Tustin, California based biotech firm Peregrine Pharmaceuticals, Inc. has announced preclinical data that further validates the company’s immune-stimulatory mechanism proprietary to its novel phosphatidylserine (PS)-targeting immuno-oncology platform.
The company noted that results of new research indicate that when a PS-targeting antibody that is similar to its Bavituximab product is administered together with an anti-PD-1 antibody, statistically significant suppression of tumor growth was observed, as well as a substantial increase in the production of T-cells into the microenvironment of the tumor, in comparison to anti-PD-1 antibody treatment used alone when tested as part of an immune competent animal model for breast cancer. This new data is to be presented by Peregrine Pharmaceuticals’ Vice President, Pre-Clinical Development, Jeff Hutchins, Ph.D. in a presentation entitled, “Phosphatidylserine (PS) Targeting Antibodies Enhances Activity of Immune Checkpoint Inhibitors by Repolarizing Immunosuppressive Immune Cells Populating the Tumor Microenvironment,” at ImVacS, the 9th Annual Immunotherapies and Vaccine Summit hosted by Cambridge Healthtech Institute, which is set to be held from August 11-14, 2014 in Boston, Massachusetts. The company’s lead product Bavituximab is also being tested in the second-line non-small cell lung cancer (NSCLC) indication in the SUNRISE pivotal Phase III clinical trial.
Peregrine describes PS as “a phospholipid normally residing in the inner leaflet of the plasma membrane that becomes exposed on cells of the tumor microenvironment, promoting an immunosuppressive microenvironment (MDSCs, immature dendritic cells, M2 macrophages, anti-inflammatory cytokines). Peregrine’s lead PS-targeting candidate Bavituximab in combination with chemotherapy has demonstrated promising signs of anti-tumor activity and survival trends in patients with non-small cell lung cancer (NSCLC) and advanced breast cancer. Bavituximab, a PS-targeting antibody, repolarizes this microenvironment, enhancing innate and adaptive anti-tumor immunity. In the presentation, Dr. Hutchins will demonstrate that PS targeting antibodies enhance anti-tumor activity of multiple forms of standard therapy, including anti-CTLA-4 and anti-PD-1 checkpoint inhibitor antibodies without the side-effects of systemic immune activation.”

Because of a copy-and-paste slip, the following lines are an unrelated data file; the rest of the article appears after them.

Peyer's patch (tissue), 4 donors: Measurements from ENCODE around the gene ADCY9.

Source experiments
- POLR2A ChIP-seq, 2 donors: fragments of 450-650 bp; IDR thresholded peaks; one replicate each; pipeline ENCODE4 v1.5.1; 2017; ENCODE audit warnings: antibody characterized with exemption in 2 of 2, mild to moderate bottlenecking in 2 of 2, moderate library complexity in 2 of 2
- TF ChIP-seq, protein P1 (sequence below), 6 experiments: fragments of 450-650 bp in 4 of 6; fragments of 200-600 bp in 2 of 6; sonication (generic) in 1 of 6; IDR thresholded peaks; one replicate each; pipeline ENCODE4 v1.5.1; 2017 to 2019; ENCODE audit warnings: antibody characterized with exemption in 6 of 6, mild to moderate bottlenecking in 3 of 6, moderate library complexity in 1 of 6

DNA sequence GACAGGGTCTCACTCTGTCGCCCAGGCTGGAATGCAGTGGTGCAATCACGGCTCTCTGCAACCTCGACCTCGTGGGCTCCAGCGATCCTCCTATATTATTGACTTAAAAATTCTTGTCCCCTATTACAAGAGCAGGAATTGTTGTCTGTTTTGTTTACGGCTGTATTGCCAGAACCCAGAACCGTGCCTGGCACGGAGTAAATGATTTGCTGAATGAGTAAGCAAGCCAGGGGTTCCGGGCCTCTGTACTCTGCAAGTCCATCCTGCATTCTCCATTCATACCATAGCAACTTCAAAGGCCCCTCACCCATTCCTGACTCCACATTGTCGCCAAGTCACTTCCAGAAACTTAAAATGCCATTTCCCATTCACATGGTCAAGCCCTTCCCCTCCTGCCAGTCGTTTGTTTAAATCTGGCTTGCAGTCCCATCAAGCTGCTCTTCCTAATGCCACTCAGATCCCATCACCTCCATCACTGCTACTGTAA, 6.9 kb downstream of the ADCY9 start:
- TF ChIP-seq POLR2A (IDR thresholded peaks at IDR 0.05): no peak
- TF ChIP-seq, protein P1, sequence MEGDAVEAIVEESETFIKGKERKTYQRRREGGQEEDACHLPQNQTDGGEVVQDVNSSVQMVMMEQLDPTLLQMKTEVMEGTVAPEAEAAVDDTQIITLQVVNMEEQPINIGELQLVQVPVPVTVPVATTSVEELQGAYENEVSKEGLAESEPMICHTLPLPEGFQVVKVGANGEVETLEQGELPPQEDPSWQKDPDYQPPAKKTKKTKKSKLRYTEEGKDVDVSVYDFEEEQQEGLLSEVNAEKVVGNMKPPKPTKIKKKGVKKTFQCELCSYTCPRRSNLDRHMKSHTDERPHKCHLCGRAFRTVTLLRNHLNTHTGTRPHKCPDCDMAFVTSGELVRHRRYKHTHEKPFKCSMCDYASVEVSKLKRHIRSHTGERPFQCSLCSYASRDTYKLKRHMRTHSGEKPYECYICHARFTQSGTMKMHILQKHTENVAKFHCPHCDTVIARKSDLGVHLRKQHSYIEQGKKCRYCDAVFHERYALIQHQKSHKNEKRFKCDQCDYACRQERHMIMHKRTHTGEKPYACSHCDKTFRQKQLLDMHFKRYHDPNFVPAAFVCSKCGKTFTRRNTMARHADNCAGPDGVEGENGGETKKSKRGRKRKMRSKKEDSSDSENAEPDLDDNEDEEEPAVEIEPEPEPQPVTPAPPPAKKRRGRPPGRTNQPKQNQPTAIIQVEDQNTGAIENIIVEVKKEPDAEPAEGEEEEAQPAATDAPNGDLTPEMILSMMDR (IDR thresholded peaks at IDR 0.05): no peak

“These statistically significant results are an important extension of earlier data obtained combining our PS-targeting antibodies with other immune checkpoint inhibitors in different tumor types and our clinical experience in treating breast cancer patients,” Dr. Hutchins notes in a press release. “These data further validate that blocking the immunosuppressive effects of PS facilitate an increase in tumor-fighting T-cells, and that the combination with PD-1 then allows for a more effective anti-tumor T-cell response. We believe these studies, along with our previously released Phase II breast cancer results, warrant an expanded clinical investigation in breast cancer that would build on our ongoing immunotherapy combination clinical trial in advanced melanoma.”
In his presentation, Dr. Hutchins’ overview outlines the company’s unique PS-targeting platform, which includes preclinical data that is being produced from the Peregrine’s immuno-oncology R&D program. The presentation specifically includes new data for the ch1N11 antibody that targets PS, revealing that test animals treated with it, when combined with anti-PD-1 in an EMT-6 mouse breast tumor model, was shown to markedly delay the group receiving treatment median tumor growth in comparison to the use of anti-PD-1 alone.